One way for landlords who are looking to streamline rental application process is DossierFacile.fr. It’s a French government platform that allows tenants to assemble and submit all required documents online.

    This initiative aims to prevent fraud and illegal use of documentation, thus enhancing transparency for landlords.

    It’s a great way to save time and effort, and having a pre-verified dossier can help tenants to stand out and reduce paperwork at property viewings.

    So, if you want to make rental application process smoother and hassle-free, DossierFacile.fr is definitely worth checking out.

    2. Proof of Income

    To ensure your tenant has a stable income, ask for their last three months’ salary slips (bulletins de salaire). Also, requesting a copy of their most recent tax return can give you an idea about their financial health.

    The Income Tax Notice Verification Service (SVAIR) is an online service that allows you to verify the authenticity of an income tax or a tax notice submitted by a third party.   

    In order to ensure the confidentiality of all users’ tax information, the verification of a tax notice requires entering two identifiers appearing on the document, which are:


        • The tax number

        • The reference to the tax notice

      3. Identification

      To confirm the tenant’s identity, ask them to provide a valid ID, such as a passport or national identity card.

      In order to verify the identity of the tenant:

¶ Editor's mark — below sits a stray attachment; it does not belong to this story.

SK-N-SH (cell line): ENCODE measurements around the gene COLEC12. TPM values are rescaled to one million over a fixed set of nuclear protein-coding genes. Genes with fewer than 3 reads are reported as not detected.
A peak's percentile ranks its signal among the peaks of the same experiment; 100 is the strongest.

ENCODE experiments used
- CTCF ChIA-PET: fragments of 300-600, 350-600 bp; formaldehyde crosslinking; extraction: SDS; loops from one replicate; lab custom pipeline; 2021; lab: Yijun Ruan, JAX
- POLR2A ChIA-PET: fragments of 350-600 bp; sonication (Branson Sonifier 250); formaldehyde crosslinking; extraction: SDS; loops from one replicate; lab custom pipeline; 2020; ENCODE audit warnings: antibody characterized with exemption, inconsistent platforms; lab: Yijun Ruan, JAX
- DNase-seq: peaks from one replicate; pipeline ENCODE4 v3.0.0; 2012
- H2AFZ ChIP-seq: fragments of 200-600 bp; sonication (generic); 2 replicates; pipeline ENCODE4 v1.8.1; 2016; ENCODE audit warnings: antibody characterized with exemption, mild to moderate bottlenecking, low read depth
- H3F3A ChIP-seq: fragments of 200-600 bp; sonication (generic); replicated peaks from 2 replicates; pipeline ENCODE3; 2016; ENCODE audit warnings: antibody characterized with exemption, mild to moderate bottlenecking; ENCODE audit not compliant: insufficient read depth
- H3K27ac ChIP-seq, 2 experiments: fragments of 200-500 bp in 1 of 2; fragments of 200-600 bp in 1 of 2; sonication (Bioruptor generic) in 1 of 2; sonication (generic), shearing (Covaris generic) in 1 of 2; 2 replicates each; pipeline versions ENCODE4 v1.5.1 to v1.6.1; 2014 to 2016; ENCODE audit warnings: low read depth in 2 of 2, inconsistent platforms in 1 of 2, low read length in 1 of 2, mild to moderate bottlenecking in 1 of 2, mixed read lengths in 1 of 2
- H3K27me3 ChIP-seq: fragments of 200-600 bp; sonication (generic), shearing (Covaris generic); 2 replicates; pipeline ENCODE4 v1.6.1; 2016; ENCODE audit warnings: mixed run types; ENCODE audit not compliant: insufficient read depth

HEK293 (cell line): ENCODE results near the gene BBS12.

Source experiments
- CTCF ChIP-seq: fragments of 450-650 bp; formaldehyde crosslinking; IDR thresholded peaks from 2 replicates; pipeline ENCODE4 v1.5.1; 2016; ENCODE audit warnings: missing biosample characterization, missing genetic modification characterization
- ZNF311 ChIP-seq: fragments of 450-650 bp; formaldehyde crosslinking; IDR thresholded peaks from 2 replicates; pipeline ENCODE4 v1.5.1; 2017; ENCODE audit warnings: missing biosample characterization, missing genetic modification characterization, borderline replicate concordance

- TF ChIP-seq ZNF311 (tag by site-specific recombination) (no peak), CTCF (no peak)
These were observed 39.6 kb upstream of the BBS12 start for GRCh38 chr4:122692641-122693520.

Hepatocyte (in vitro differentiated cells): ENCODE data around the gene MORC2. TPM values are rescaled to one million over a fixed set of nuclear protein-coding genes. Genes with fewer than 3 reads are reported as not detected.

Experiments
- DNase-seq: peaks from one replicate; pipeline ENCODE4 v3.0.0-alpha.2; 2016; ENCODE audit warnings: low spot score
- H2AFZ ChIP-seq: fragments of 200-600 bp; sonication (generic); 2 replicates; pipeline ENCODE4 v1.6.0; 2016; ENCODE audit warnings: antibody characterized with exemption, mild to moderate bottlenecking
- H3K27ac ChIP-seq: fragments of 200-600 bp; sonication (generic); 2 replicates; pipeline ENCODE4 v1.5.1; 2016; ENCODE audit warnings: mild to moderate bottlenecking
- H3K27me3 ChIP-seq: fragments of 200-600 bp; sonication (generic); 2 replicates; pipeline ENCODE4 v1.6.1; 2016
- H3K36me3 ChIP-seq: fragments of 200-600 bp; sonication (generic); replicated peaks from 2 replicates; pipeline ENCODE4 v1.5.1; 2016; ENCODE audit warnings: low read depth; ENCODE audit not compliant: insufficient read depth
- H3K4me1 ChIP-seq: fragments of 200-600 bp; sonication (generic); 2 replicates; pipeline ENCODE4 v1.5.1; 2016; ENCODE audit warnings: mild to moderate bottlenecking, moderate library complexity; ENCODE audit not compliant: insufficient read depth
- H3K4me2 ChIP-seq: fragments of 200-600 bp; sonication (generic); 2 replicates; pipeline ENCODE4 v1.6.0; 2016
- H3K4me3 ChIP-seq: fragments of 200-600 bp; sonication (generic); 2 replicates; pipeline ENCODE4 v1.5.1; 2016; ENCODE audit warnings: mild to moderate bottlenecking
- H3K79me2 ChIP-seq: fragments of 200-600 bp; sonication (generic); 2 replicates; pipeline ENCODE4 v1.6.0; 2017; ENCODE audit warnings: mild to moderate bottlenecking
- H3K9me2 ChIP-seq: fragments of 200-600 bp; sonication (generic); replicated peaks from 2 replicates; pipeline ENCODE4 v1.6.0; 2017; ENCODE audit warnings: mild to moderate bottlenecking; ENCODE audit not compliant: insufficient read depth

• Ask to see their ID and compare it with similar documents to see if there are any mistakes

          • Check the social security numbers (the number is written on their payslips)

          • The first digit corresponds to their sex (1 for a male, 2 for a female), and the 2nd and 3rd digits of the social security number correspond to their year of birth. 

        For instance, in case that the tenant is 23 years old and hands over a pay slip with a social security number starting with “2 84” it means that the number indicated is false.

        4. Residence Permit (for non-EU tenants)

        Verifying if a non-EU citizen tenant possesses a valid residence permit before leasing a property to them is imperative. This will ensure the tenant can legally stay in France throughout the lease period and avoid legal complications for both parties.

        5. Renter’s Insurance

        One helpful way to evaluate a prospective tenant’s reliability is by checking whether they have previously held renter’s insurance. Insurance providers, such as MAIF or AXA, offer services that can verify a tenant’s rental history with their consent.

        Alternatively, when insurance companies provide Unpaid Rent Guarantees (GLI), they meticulously review the rental file to ensure that everything is in order. If a document in the file is found to be falsified insurance companies may refuse to provide compensation.

        6. Online Rental Application Platforms

        Did you know there are some helpful platforms out there for landlords in France? For instance, BailFacile, Unkle, and LocService make it easy to collect rental applications and all the necessary documents online.

        The best part is that these platforms also have features to help validate the information provided by tenants, all while staying within the legal framework of French law.